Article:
I remember there was an article about them in the local newspaper. I barely skimmed it, though; and it wound up in the recycling bin before I could find it again. I actually tried looking it up on the website this past week. No luck. All these years later and I wish I knew. I wish I knew who put those stone towers in the river – but even moreso, I wish I knew why. What did those stones mean? Was this a way of simply proclaiming, “I’ve been here?” Or were they a memorial; a religious symbol? What was so special about those strange stones.
Around the second month of my Greenway runs, when those stones started blending in with everything else, I wondered if perhaps it was like this thousands and thousands of years before, on the other side of the world, as passersby happened upon the twelve stones stacked high in the middle of the Jordan River; the twelve stones mentioned in our scripture today. And I wondered if they, too, thought those stones to be strange, out of place, yet seemingly there for some reason. Did they, too, wonder who put them there? Did they wonder what those stones meant?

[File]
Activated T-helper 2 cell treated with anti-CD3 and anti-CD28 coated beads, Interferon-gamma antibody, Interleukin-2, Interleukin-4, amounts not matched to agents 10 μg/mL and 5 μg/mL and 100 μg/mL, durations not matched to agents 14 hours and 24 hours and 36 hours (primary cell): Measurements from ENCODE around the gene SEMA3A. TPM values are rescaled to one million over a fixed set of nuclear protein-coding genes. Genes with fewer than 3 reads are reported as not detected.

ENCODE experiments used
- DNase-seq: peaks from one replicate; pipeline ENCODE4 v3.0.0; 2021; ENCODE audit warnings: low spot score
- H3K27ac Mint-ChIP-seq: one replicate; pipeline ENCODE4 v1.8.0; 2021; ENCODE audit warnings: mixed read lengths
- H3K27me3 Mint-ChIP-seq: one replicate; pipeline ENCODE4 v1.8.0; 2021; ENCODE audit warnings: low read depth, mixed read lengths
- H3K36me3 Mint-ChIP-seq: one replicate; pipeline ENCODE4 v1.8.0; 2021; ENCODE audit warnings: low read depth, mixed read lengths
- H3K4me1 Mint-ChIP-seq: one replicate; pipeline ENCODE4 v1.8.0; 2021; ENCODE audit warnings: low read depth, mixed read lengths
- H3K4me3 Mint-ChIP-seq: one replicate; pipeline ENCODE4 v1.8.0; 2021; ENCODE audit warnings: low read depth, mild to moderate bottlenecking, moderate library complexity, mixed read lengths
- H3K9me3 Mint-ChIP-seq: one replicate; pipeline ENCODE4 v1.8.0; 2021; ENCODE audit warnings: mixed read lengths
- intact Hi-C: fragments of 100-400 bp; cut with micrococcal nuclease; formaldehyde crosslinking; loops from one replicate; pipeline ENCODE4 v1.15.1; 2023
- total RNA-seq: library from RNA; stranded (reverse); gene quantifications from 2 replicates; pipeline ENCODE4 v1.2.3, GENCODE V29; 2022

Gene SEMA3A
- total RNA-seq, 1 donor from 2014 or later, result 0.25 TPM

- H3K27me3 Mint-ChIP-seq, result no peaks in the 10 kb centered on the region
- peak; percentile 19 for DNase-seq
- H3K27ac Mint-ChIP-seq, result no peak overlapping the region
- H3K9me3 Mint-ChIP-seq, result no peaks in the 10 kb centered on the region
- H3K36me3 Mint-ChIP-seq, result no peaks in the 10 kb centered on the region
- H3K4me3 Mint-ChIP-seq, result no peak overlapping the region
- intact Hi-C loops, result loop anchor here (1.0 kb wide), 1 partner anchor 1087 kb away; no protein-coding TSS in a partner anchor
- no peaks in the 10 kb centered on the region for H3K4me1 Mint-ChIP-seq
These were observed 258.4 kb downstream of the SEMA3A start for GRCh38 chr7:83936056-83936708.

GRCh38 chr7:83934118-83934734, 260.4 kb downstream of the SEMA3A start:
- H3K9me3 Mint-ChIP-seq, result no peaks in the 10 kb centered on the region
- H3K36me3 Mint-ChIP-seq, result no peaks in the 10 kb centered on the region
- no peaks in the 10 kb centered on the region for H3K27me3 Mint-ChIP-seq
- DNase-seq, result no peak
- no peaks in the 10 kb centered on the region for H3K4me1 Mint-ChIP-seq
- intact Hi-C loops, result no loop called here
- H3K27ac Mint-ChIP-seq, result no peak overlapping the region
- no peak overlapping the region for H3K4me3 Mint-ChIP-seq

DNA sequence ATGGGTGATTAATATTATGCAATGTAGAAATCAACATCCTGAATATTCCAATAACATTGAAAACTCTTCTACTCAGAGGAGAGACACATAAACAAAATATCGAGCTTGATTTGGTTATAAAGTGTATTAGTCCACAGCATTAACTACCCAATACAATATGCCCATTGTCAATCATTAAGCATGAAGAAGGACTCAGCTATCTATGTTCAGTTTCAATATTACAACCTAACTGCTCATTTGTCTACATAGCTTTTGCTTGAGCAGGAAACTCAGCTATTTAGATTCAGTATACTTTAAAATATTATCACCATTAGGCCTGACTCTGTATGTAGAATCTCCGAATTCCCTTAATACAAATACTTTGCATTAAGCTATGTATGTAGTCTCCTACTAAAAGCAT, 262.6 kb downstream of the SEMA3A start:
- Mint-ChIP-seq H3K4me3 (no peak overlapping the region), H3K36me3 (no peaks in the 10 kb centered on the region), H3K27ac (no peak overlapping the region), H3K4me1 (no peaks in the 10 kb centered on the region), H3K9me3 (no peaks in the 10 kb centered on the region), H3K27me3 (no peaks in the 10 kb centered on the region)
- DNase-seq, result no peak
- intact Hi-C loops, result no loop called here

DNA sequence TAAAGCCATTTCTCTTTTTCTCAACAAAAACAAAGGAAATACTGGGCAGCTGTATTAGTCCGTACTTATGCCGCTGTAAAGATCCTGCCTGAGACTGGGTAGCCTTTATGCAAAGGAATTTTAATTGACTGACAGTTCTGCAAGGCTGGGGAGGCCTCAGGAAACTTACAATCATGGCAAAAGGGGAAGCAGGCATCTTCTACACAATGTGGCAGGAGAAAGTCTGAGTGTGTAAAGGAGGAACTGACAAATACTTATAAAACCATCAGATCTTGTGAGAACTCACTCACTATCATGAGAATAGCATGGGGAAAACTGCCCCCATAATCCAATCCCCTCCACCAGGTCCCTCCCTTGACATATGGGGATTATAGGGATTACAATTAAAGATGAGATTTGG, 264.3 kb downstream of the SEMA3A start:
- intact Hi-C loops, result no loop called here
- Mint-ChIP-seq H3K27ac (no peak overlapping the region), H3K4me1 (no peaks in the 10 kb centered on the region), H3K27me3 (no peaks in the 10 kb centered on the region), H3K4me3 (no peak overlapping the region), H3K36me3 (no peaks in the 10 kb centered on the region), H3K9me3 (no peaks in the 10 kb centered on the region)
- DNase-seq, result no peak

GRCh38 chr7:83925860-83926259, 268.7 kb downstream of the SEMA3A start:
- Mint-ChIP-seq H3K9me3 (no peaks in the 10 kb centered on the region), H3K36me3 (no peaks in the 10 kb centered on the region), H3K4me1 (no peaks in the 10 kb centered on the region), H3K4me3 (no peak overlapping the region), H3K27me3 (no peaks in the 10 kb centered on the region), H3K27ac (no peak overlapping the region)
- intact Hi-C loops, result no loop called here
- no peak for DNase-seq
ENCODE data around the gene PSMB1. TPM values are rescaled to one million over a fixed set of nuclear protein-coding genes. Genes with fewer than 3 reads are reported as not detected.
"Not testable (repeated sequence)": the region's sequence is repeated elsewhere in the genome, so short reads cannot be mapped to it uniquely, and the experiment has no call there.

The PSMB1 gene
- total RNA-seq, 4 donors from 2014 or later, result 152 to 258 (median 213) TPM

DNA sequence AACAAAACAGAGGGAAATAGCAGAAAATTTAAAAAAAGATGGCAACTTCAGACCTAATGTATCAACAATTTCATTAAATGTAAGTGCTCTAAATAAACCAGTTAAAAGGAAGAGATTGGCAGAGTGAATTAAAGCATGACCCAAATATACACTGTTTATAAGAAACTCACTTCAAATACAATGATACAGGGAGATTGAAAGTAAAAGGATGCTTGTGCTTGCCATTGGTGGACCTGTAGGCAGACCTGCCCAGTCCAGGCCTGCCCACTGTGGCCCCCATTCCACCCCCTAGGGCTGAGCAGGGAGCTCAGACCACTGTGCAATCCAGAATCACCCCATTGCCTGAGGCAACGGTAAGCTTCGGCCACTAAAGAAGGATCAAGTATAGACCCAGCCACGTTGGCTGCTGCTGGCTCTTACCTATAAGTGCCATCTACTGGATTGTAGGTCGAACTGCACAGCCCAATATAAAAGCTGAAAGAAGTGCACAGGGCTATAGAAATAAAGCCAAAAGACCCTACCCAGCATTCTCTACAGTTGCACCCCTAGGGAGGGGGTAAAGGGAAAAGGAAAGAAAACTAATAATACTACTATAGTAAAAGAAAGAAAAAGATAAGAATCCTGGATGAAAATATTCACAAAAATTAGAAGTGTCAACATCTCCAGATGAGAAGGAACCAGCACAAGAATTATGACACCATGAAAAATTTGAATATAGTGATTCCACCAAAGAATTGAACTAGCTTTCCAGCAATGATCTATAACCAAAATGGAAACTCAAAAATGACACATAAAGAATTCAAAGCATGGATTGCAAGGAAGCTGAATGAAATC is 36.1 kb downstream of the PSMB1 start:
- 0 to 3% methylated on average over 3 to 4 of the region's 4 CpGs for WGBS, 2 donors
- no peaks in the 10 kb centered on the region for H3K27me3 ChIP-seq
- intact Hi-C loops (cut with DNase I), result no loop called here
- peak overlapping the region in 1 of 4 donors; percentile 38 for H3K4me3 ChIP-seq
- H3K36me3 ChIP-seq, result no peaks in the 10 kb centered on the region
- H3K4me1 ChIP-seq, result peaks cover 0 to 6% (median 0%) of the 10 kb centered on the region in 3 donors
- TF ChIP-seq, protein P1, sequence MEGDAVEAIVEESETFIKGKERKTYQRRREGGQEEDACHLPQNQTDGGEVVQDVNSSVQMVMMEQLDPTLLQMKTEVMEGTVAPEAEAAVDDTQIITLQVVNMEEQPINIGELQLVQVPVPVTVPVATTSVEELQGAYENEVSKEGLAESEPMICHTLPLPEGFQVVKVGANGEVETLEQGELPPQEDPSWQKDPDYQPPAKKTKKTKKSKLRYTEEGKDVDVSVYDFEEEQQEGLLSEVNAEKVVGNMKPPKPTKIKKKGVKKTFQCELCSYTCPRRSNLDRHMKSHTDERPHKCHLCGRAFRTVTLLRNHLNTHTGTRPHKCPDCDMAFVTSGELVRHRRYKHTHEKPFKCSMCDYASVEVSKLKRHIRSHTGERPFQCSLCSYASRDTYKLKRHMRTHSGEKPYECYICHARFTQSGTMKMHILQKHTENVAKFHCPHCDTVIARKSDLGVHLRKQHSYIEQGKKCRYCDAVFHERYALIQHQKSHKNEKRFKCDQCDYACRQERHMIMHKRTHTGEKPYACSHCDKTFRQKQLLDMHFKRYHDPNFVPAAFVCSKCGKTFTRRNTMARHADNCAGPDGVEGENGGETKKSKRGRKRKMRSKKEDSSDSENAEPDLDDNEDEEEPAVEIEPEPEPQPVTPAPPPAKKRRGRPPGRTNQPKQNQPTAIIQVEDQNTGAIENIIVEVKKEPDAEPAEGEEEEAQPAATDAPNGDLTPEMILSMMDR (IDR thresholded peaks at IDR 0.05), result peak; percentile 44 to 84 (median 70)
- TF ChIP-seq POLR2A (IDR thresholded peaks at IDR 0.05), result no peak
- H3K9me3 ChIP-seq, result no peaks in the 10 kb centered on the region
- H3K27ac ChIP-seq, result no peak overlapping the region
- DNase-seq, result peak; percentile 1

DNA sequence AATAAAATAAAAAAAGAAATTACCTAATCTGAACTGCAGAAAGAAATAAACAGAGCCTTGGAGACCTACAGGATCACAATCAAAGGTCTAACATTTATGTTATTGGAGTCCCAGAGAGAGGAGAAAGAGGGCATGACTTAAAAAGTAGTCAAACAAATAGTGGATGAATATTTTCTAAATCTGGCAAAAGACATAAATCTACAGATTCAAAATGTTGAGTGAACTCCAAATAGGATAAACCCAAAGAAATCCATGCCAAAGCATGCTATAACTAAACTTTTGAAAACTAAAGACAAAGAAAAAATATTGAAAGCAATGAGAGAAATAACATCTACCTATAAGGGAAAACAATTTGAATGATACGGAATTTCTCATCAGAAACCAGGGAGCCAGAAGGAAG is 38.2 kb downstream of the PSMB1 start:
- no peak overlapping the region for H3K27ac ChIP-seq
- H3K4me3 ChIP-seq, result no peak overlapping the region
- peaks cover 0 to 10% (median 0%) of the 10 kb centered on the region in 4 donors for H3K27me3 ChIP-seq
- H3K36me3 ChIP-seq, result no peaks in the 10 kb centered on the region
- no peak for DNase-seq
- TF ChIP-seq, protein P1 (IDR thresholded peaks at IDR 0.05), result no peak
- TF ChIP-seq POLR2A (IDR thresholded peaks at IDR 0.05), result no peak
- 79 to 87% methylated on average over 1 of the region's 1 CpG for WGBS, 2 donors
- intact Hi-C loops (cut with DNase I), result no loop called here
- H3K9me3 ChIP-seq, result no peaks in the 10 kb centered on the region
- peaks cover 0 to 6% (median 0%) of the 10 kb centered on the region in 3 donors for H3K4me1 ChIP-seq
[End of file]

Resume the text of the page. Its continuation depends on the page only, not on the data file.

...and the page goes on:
We, of course today, have the benefit of the back story. We know what those stones meant. It is hard to fathom a greater “watershed” moment for God’s people – the culmination of a journey for a generation and a promise for a lifetime. A land flowing with milk and honey, they’d been told – and how enticingly wonderful that sounded as they mashed their sore feet into Egyptian mud pits to make Pharaoh more of his precious bricks. Let my people God! Moses told him – multiple times, to no avail. Until the tenth, and then they were free – free at last!